The eight-day Jewish celebration known as Hanukkah or Chanukah commemorates the rededication during the second century B.C. of the Second Temple in Jerusalem, where according to legend, Jews had risen up against their Greek-Syrian oppressors in the Maccabean Revolt.
Sadly in the 21st century and right now, Jewish people in Israel and around the world are still being confronted with the reality of oppression and hatred. Following the attack on Israel on October 7th -as we light candles this Chanukah, let’s take a moment to pray for the return of the hostages in captivity in Gaza, for an end to this war, for an end to the terrorism and for the building of a peaceful tomorrow for all mankind.
Click here to hear Mosab Hassan Yousef, speaking at the UN on November 21st 2023. Mosab Hassan Yousef is the son of Hamas co-founder Sheikh Hassan Yousef, defected from the terrorist group in the late ’90s and secretly worked with Israel’s security services to expose and prevent several Hamas terrorist attacks. He later gave his life to Christ and wrote a 2010 autobiography titled ‘Son of Hamas’.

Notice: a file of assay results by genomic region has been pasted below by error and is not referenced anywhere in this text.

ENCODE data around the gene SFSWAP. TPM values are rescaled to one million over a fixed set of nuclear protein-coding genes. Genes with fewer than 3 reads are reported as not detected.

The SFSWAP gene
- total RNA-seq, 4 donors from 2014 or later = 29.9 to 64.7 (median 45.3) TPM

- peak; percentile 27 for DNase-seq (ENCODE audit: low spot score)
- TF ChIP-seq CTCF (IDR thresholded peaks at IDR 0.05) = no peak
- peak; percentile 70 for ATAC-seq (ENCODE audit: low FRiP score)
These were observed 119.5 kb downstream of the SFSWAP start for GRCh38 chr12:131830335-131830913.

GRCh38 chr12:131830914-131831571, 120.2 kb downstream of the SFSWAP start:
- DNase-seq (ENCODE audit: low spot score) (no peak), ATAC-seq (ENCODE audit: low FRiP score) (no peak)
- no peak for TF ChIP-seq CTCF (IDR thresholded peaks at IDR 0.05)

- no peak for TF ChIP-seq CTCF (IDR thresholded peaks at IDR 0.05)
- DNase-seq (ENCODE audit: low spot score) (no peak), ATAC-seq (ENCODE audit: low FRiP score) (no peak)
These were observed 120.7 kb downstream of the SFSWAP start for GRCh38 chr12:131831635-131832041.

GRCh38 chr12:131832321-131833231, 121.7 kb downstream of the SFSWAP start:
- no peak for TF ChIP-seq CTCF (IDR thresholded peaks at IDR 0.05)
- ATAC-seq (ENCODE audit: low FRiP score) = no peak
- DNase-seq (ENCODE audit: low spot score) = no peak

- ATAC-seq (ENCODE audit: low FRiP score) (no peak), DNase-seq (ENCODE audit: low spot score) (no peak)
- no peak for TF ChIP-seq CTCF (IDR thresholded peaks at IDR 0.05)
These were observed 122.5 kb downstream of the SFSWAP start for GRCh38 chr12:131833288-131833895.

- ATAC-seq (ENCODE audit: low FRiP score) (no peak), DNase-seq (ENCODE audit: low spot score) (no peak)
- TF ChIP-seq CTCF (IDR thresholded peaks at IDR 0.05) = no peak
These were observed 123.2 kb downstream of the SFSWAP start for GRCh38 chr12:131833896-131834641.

Hanukkah, which means “dedication” in Hebrew, begins on the 25th of Kislev in the Hebrew calendar and usually falls in November or December. Often called the Festival of Lights, the holiday is celebrated with the lighting of the menorah, traditional foods, games and gifts.
The holiday of Chanukkah is completely oil-oriented. The miracle involved the Greeks’ unsuccessful attempt to defile all the oil in the Holy Temple, and the miraculous jug of oil which burned for eight days.
We celebrate by lighting menorahs—preferably with oil—and eating oily foods such as latkes (or draniki in Belarus) and doughnuts.
Check out Michelle’s Chanukah recipes:
This article was first published on November 18th 2021
Try our recipe from our special guest Hilda Bronstein:
Try our recipe with from Belarus/Russia: ‘Hvorost’ for Chanukah